Mexico Metropolis rail overpass collapses onto street, killing a minimum of 23 By Reuters

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© Reuters. Rescue workers work at a location where a subway overpass partially with rail cars at Olivos station in Mexico City collapsed

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By Anthony Esposito and Noe Torres

MEXICO CITY (Reuters) – At least 23 people were killed and 65 hospitalized when a railroad overpass and train crashed onto a busy Mexico City street Monday night, crushing cars under fallen carriages and debris.

Authorities halted the rescue effort shortly after it began, saying there was a risk of more train parts and debris spilling onto the road.

A video on local broadcaster Milenio TV showed the structure crashing into a stream of cars and raising clouds of dust around 10:30 p.m. local time near Olivos train station in the southeast of the city.

At least two wagons were hanging precariously on the damaged overpass. During the first rescue efforts, doctors and firefighters tried to access the wagons. The army was also present.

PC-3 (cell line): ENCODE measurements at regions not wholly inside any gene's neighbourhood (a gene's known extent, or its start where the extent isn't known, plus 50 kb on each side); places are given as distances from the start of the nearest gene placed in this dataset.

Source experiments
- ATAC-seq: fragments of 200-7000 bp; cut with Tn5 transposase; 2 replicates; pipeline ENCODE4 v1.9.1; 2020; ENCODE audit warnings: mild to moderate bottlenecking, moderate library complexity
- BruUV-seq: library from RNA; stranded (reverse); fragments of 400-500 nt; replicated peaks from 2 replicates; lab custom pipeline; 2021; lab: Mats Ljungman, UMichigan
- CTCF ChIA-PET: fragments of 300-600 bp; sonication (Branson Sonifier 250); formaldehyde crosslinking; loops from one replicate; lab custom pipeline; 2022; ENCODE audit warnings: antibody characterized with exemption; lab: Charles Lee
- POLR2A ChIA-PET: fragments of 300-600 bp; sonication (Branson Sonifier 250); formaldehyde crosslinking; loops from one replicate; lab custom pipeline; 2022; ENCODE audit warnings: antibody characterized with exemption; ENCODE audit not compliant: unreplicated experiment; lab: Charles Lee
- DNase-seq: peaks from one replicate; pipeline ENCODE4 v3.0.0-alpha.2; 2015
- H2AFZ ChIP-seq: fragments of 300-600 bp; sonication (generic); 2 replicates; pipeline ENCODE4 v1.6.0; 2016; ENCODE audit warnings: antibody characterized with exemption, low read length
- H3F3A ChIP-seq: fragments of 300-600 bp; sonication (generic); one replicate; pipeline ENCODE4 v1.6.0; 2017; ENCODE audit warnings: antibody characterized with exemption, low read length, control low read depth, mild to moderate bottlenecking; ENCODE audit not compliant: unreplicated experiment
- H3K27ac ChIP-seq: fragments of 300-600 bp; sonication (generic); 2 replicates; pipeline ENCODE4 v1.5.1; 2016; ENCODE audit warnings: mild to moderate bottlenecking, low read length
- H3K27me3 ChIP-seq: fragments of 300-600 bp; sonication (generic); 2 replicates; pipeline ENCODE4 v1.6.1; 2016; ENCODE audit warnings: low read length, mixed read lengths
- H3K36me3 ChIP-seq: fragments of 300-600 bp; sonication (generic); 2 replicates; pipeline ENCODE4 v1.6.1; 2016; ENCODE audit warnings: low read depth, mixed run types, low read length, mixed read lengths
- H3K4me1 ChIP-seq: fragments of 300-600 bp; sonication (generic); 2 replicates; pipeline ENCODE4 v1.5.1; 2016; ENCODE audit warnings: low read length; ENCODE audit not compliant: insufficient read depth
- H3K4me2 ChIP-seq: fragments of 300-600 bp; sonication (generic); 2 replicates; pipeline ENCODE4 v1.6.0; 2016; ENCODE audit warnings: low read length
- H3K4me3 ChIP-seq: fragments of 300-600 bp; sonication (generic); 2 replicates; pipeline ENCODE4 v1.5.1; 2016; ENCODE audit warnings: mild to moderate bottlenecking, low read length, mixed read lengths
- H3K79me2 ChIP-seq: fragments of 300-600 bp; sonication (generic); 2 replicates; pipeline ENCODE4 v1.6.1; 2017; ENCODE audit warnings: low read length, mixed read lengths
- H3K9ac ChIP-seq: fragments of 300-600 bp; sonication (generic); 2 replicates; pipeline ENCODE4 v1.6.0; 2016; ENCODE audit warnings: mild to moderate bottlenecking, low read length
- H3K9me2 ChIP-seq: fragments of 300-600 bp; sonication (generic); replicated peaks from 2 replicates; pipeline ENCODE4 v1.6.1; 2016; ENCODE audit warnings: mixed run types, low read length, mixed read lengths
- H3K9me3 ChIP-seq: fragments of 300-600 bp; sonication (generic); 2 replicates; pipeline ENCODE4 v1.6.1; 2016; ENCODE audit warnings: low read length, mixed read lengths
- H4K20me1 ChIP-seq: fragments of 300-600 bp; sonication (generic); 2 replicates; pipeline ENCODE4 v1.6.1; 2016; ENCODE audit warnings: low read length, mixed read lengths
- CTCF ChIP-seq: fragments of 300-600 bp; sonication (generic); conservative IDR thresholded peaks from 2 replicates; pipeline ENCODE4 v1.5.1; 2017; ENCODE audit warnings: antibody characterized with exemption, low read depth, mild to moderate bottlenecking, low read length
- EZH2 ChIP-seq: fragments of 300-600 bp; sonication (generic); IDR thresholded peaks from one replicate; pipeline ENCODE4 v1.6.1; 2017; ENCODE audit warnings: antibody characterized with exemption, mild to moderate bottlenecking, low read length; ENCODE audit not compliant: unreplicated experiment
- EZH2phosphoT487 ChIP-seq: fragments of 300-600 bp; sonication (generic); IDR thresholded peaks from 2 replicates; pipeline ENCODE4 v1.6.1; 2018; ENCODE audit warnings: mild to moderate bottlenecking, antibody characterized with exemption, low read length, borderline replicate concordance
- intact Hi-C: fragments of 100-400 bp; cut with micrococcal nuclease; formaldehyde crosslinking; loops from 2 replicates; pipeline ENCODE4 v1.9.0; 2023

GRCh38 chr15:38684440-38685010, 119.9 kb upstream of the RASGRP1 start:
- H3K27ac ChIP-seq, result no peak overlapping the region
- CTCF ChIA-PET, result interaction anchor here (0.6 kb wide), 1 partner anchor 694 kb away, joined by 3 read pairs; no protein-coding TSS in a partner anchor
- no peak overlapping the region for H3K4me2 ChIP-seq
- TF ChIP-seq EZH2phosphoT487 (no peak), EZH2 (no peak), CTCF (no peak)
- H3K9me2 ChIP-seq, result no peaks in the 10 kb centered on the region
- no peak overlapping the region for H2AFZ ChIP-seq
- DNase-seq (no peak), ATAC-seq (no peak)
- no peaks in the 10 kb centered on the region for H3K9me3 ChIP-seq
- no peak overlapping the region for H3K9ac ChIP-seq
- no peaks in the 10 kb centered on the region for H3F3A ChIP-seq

Speaking to local reporters, the Mayor of Mexico City, Claudia Sheinbaum, said a porter on the flyover had given in, but the cause was being investigated.

She said the rescue has been suspended because the structure is very weak. A crane worked to stabilize the train cars so rescuers could continue their search for survivors.

Authorities were working to identify the dead, which included children, Sheinbaum said. A person trapped in their car under the wreckage had been rescued alive and taken to the hospital. Seven of the people transported to the hospital were in “severe condition” and underwent surgery, she said.

Subway Line 12, which runs over the collapsed flyover, was built almost a decade ago when Foreign Minister Marcelo Ebrard was Mayor of Mexico City.

“What happened to the metro today is a terrible tragedy. My solidarity goes to the victims and their families,” Ebrard said on Twitter. “Of course the causes have to be investigated and responsibilities have to be defined.”

Ebrard and Sheinbaum are viewed by many political observers as the most likely successors to President Andres Manuel Lopez Obrador once his six-year term ends in 2024.

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